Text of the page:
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How To Dehydrate Gooseberries

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This was the first year I harvested gooseberries off my bushes – usually I just let the chickens have them, however this year I wanted to learn how to dehydrate gooseberries.

I picked them when they were green, but while I was debating how many of them to dehydrate vs how many to eat up right away, they turned purple.

This is ok.

Purple gooseberries are sweeter than the green ones and work really well in desserts.

Dehydrating them at this stage should produce a really sweet fruit that might work well in a trail mix or simply as a snack.

If you’re interested in learning how to dehydrate gooseberries, you’ll find some great tips here!

Green gooseberries on the plant. Purple gooseberries on a plate. Purple gooseberries on a dehydrator tray.

How To Dehydrate Gooseberries

Dehydrating gooseberries is really easy – especially if you have a good dehydrator (affiliate link).

You can also dry them using the oven on the lowest setting you have or – better yet – lay them out on a rack in the sun.

You will want to cover them with screen or similar material to keep bugs off while they are drying.

Is Dehydrating Gooseberries Hard?

It’s really not hard at all!

All fruit has the ability to be dried but some do tend to have a better flavor than others.

Just know that if you want to do it, it’s not hard at all to do!

Can You Dry Gooseberries In The Microwave

Yes, you can.

Although, this isn’t my favorite method by any means.

I feel that using the microwave to dehydrate food is actually a harder process than it needs to be.

It requires a little bit more prep work on your part, but will ultimately give you the end result that you’re looking for.

 

Is It Possible To Rehydrate Gooseberries

Yep!

Almost anything that you dry can be rehydrated to an extent.

Basically, what this means is that you’ll be able to get them a little plumper than how they were dried, but they won’t be back to their original shape or form.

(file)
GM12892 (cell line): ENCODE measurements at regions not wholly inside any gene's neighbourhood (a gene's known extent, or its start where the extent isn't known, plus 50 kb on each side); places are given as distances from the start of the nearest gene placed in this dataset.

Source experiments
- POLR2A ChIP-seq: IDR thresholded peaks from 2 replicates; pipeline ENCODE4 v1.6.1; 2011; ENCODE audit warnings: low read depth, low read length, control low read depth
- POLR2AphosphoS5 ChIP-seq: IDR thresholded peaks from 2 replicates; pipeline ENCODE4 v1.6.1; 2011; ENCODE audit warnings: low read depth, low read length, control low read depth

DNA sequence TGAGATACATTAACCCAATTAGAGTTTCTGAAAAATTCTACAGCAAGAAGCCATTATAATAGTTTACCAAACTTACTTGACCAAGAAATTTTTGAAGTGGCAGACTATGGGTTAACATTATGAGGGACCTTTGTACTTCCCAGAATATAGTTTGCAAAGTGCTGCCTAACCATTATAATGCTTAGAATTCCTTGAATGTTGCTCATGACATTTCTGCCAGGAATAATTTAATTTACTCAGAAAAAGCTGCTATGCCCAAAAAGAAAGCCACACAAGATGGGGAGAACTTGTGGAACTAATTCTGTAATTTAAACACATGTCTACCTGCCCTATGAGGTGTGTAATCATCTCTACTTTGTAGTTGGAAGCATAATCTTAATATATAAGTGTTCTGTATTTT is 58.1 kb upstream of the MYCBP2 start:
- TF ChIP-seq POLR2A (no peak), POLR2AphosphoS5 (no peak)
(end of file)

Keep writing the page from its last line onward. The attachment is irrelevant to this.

You can rehydrate gooseberries by pouring a bit of boiling water (affiliate link) of the top of your dehydrated gooseberries and letting them sit and soak in it for several minutes.

How To Dehydrate Gooseberries Using An Electric Dehydrator

Anyway, however you do it is up to you, but if you are using a dehydrator (affiliate link) with a thermometer, here is how you do it.

Purple gooseberries on a food dehydrator tray.

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How To Dehydrate Gooseberries

Purple gooseberries on a food dehydrator tray.
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  • Author: Sheri Ann Richerson
  • Prep Time: 30 minutes
  • Cook Time: 10 hours
  • Total Time: 10 hours 30 minutes

Ingredients

  • Ripe Gooseberries

Instructions

  1. First, rinse the gooseberries off under cold running water (affiliate link).
  2. Remove the stems and “tails.”
  3. You do not need to pretreat gooseberries with any type of fruit preservative such as Fruit Fresh (affiliate link).
  4. Once the gooseberries are clean, drained and ready to go, lay them in a single layer on the dehydrator (affiliate link) tray. Try to keep them from touching.
  5. Once the trays are all full – or you are out of gooseberries – put the lid on the dehydrator (affiliate link) and set the thermostat to 160 degrees Fahrenheit.
  6. Dry them at this temperature for two to three hours, but be sure to check on them about every half hour just in case they dry faster than you anticipate that they will.
  7. After three hours, if they are not dry, turn the thermostat down to 130 degrees Fahrenheit until the gooseberries are pliable, leathery and have no pockets of moisture.
  8. This can take up to ten hours.
  9. Allow them to remain in the dehydrator (affiliate link) until they are cool, then place them in an airtight container (affiliate link). I use glass canning jars (affiliate link) with plastic lids.
  10. Be sure to label them, put a date on them and store them in a cool, dark and dry place. As an alternative you can freeze dehydrated foods.
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How To Use Rehydrated Gooseberries

The taste of the dried gooseberry is going to depend a lot on what the fresh one tasted like, so the taste can range from tasting similar to a sour grape to slightly sweet with the texture of a raisin.

Of course, when you rehydrate them they are great to use in pies or jams.

Or you can eat them dehydrated as a snack.

Purple gooseberries on a food dehydrator tray.

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